Her daughter, Mary-Kelly, is an author of books for children and young adults. Wright has two grandchildren, one of whom, Jonah Smith, co-produced Darren Aronofsky's films Pi (1998) and Requiem for a Dream (2000). In 1998, Smith accompanied Wright to Yankee Stadium when she was invited to throw the ceremonial first pitch. It was her first visit to the stadium. Wright's appearance in Pride of the Yankees had sparked an interest in baseball and led her to become a Yankees fan. Upon Wright's death in 2005, when the roll call of former Yankees who had died was announced at Old Timer's Day on July 5, 2005, her name was read among the ballplayers and members of the Yankees family.
A Girl's Got To Breathe: The Life of Teresa Wright, by Donald Spoto, was published in February 2016. Spoto was a close friend to Wright for more than 30 years, and was given exclusive access by her family to her papers and correspondence. Publishers Weekly (Dec. 7, 2015) called the biography "an engaging and intimate portrait". Library Journal (Feb. 1, 2016) also praised the book as "an affectionate tribute to a shamefully neglected talent".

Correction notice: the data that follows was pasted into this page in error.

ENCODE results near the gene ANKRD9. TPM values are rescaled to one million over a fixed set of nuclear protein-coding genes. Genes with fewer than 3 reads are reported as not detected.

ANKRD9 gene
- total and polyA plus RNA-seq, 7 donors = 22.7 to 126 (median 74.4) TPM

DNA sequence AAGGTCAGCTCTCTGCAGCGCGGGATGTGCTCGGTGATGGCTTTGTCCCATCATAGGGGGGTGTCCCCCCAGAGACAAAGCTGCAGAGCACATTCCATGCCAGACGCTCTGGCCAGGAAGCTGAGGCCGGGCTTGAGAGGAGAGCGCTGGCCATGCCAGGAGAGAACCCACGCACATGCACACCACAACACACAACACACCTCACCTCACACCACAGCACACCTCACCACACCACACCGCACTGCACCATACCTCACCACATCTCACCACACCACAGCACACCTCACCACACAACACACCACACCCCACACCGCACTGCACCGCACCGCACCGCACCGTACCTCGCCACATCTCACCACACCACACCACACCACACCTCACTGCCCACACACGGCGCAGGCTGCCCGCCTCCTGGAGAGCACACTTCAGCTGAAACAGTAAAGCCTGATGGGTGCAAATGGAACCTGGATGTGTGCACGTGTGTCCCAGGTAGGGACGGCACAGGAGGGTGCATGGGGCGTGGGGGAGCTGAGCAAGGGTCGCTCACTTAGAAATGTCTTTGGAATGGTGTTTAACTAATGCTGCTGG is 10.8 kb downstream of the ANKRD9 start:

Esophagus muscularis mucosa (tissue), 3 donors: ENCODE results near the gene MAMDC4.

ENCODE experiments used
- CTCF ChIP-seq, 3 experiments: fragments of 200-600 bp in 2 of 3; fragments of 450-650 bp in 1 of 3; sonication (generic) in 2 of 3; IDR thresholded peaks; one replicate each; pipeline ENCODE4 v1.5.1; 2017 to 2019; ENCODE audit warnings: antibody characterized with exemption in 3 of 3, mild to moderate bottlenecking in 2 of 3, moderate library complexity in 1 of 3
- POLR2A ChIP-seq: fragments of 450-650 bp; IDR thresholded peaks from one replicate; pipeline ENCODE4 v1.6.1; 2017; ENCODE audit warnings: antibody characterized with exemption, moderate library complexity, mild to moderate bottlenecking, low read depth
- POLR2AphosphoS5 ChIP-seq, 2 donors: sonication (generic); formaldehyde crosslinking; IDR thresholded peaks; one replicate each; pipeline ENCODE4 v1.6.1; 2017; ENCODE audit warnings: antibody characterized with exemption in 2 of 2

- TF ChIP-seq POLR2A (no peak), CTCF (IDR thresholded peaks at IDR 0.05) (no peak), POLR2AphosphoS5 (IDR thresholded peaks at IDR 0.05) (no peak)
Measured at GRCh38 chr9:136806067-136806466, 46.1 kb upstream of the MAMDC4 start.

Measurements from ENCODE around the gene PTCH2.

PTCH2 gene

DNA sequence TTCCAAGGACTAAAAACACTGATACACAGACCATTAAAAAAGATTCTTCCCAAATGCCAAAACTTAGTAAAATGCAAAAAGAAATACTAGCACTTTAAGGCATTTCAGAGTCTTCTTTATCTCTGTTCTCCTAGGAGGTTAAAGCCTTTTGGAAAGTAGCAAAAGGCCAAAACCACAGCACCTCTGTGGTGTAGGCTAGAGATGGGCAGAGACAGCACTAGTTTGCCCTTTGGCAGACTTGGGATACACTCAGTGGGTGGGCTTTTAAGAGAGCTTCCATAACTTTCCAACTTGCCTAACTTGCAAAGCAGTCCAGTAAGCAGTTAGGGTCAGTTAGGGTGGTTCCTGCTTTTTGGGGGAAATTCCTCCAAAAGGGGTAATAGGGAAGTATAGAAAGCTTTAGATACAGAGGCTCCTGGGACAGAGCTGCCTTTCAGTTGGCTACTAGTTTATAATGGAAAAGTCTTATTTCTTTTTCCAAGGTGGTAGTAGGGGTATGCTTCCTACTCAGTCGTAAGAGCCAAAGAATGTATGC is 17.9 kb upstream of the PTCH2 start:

- Bernstein, Adam (March 9, 2005). "Actress Teresa Wright, 86; Won Oscar in 'Mrs. Miniver'". The Washington Post. Retrieved February 27, 2016.
- Spoto 1983, p. 259.
- Vallance, Tom (March 31, 2005). "Teresa Wright: Actress of 'breathless, bright-eyed rapture'". Independent. Retrieved February 27, 2016.
- "Teresa Wright Biography". Film Reference. Retrieved February 27, 2016.
- Spoto 2016, pp. 12–15.
- Martin, Douglas (March 8, 2005). "Teresa Wright, Stage and Film Star, Dies at 86". The New York Times. Retrieved February 27, 2016.